New Delhi: Little did anyone know that these kids in the age group of 12-17 years will make it to the nomination list of International Children's Peace Prize 2017, an award presented every year 'to a child who fights courageously for children's rights. The nominees of 2017 demonstrate that children are changemakers.' This year 10 Indian kids have been nominated for the prestigious award. On 4 December 2017, Kids Rights Foundation (the founder) will award the International Children's Peace Prize 2017. Last year, UAE based Indian teen, Kehkashan Basu had won the award.
Nobel laureate Malala Yousafzai had won the award in 2013. Abraham M. Keita won the award in 2015 for his fight against violence to children. The first International Children's Peace Prize was won by Nkosi Johnson, South Africa. Om Prakash Gurjar was the first Indian to win the award in 2006.
'You don't need to conform to a religion or speak a particular tongue to be educated; interest and curiosity to learn is enough to acquire knowledge,' says the youngest of all nominees, 12 years old Sakthi. A school dropout, grown amidst poverty, Sakthi chose to create awareness among children and their parents about the importance of schooling.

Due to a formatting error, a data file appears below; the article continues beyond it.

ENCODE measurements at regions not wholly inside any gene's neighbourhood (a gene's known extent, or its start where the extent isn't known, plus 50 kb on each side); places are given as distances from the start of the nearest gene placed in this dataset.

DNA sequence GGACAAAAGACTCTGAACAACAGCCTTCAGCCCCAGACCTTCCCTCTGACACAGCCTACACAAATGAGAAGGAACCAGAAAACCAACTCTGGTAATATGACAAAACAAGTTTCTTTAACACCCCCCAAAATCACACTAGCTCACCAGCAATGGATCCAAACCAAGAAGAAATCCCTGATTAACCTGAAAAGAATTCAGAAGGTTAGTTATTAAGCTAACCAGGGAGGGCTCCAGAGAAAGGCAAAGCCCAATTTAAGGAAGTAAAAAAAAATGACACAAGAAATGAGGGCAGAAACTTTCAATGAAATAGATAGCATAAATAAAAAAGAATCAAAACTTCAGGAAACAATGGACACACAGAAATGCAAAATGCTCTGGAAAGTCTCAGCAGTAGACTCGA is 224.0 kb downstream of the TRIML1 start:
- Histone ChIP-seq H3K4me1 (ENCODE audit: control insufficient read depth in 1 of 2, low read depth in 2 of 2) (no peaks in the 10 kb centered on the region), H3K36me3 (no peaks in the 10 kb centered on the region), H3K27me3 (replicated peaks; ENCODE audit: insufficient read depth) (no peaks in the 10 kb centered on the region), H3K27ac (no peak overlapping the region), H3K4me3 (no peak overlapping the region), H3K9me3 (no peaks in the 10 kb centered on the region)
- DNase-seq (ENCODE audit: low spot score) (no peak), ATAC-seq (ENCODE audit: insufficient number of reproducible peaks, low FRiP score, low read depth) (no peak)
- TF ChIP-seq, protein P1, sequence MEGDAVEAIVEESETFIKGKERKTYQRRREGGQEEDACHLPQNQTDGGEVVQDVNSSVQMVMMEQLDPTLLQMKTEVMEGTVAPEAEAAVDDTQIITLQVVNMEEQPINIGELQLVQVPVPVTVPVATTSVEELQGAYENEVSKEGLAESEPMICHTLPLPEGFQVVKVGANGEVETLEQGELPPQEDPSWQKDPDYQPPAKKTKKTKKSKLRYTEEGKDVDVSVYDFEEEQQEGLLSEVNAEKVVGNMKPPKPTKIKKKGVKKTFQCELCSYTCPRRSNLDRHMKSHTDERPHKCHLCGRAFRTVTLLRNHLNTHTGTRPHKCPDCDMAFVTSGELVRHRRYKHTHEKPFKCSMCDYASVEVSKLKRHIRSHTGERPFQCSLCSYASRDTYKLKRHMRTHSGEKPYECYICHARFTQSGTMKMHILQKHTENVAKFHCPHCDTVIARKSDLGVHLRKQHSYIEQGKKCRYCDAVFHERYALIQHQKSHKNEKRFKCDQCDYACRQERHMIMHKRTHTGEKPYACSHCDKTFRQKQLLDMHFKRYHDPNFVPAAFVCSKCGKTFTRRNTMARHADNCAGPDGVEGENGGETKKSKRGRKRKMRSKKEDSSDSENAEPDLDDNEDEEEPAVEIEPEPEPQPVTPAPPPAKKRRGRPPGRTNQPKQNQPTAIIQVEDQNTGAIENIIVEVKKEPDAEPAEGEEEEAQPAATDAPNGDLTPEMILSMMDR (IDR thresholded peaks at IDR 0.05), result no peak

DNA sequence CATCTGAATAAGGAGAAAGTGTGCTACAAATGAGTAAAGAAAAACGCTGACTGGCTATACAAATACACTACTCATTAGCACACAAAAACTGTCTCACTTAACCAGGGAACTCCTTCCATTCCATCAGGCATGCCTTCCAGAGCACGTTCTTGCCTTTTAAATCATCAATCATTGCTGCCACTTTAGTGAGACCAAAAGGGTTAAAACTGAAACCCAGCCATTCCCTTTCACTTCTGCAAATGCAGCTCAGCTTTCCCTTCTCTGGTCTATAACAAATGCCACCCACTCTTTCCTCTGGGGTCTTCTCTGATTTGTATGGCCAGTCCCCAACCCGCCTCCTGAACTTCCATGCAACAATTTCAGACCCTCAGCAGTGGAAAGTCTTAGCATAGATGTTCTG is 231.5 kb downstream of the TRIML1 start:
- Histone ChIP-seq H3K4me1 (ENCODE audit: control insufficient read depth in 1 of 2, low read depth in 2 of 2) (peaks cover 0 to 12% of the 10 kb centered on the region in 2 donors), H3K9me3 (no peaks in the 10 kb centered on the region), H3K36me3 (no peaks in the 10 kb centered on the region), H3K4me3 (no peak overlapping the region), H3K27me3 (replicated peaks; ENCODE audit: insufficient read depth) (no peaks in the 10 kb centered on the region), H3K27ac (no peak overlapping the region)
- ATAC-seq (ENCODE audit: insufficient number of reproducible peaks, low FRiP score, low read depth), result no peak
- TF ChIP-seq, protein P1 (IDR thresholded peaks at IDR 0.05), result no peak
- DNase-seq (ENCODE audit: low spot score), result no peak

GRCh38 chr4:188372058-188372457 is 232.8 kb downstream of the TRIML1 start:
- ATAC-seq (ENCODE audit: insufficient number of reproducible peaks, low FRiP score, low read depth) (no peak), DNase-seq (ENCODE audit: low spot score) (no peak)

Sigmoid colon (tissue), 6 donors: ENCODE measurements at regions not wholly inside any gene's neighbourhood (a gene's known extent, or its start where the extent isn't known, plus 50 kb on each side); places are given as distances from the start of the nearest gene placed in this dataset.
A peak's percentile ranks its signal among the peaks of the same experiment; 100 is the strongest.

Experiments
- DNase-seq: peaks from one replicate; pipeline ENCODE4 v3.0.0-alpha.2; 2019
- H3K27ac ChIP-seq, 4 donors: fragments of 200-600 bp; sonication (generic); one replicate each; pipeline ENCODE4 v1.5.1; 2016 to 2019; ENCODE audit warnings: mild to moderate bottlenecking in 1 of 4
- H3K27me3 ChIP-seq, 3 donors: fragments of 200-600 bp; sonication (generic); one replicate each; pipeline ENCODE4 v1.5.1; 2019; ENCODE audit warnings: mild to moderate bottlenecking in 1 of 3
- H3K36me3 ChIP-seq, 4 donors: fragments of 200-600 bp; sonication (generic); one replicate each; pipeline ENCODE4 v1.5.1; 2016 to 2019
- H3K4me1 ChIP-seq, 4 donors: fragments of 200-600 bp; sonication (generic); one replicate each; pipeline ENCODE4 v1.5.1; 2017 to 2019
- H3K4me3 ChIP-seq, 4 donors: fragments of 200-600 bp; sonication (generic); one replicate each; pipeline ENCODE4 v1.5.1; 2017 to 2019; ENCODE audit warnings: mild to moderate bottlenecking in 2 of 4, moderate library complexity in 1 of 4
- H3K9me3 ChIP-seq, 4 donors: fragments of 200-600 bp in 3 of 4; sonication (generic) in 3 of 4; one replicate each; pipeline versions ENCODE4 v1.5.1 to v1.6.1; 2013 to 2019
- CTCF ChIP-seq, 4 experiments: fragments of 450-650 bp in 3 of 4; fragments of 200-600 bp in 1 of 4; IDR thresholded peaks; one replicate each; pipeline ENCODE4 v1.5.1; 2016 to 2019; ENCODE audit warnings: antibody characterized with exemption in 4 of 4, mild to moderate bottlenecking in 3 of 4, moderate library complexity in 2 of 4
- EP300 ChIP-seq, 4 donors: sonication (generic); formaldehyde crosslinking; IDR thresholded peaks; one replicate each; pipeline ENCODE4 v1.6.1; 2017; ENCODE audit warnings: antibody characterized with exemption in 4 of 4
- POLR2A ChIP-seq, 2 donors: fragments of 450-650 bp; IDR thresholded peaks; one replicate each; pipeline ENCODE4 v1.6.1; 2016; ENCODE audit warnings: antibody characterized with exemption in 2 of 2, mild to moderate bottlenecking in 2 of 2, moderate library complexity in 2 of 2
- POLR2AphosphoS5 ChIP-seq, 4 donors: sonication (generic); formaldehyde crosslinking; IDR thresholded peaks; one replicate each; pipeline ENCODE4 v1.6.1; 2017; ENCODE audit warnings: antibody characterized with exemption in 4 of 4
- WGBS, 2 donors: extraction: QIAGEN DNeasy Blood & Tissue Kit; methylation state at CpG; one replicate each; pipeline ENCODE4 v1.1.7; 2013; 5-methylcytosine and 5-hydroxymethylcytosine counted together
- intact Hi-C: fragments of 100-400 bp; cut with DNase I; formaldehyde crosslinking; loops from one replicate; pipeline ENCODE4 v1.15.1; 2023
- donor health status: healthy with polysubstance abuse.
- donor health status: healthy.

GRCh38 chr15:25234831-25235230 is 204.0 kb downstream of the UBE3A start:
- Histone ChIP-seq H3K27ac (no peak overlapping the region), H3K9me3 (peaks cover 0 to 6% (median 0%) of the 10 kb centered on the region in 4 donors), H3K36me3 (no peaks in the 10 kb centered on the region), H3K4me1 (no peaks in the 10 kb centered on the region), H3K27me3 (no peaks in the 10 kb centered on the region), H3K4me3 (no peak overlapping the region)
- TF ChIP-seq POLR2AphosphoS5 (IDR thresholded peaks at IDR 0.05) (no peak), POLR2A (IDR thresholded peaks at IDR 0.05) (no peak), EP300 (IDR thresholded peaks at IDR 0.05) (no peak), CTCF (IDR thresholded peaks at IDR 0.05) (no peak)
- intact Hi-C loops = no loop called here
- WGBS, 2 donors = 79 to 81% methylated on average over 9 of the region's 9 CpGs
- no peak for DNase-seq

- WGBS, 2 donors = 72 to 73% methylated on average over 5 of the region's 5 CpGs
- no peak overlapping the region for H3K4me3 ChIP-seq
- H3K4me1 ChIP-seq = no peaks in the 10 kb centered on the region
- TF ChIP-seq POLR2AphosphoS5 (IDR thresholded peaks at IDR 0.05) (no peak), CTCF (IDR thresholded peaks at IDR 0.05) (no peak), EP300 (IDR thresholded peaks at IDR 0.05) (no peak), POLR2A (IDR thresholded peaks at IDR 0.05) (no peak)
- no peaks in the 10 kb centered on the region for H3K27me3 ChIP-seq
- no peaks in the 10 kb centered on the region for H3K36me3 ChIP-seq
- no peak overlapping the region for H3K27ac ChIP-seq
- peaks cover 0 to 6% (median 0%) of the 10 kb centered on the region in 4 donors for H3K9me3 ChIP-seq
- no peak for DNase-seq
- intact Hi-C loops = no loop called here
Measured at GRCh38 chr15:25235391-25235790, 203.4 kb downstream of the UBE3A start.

The young crusader against child marriage and child labour, Shailendra (17 years old) has been successful for bringing 33 children back to schools, saving them from the clutches of child labour. He has also prevented 5 child marriages in his village. Nidhi has a similar story. The 15 year old girl from Bihar is the leader of a children's group which deals with children's rights issues.
Sumitra from Kalinga Institute of Social Sciences (KISS) Odisha has made it to the nomination list along with 9 other children. A rugby player, Sumitra, has been training her junior since the Touraid Under 13 Girls International Rugby Tournament in London where she led the team to victory. 'My vision of this world is where every child grows up to be a change-maker continuously aims to solve problems around them and gets to build empathy as a skill. This will change the world!,' says the 17 year old girl from Odisha from KISS, a residential institute for tribal people.
Equally inspirational is story of Saleha, Poonam, Anand Krishna, Aitisha, Nikhiya and Kiran who have been advocating right to education, denial to child labour and creating awareness for hygiene practices. Anand Krishna's 'Bal Choupal' has reached over 50,000 children. The organization provides books, without any government aid.
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